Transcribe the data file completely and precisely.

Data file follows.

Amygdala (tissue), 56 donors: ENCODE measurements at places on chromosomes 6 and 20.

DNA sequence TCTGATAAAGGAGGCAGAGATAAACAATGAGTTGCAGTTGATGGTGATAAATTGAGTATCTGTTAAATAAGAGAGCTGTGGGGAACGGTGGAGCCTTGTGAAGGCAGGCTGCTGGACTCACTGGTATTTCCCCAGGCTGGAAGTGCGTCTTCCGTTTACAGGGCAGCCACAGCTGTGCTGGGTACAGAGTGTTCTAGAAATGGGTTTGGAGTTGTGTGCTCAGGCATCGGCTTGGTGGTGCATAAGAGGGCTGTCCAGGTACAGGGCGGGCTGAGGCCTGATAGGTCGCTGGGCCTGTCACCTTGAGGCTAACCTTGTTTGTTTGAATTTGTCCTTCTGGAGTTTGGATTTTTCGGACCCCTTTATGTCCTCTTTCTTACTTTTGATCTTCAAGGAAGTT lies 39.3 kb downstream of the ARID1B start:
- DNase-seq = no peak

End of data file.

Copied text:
Amygdala (tissue), 56 donors: ENCODE measurements at places on chromosomes 6 and 20.

DNA sequence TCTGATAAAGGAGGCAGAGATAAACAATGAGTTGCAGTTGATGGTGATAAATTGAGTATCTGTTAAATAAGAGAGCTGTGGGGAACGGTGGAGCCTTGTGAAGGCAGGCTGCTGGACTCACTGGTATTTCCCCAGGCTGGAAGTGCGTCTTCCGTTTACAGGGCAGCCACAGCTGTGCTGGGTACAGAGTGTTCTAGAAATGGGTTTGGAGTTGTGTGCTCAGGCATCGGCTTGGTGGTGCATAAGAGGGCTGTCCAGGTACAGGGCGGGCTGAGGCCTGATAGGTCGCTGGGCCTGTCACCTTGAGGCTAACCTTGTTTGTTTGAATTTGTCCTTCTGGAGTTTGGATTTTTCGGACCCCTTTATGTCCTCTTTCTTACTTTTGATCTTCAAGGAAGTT lies 39.3 kb downstream of the ARID1B start:
- DNase-seq = no peak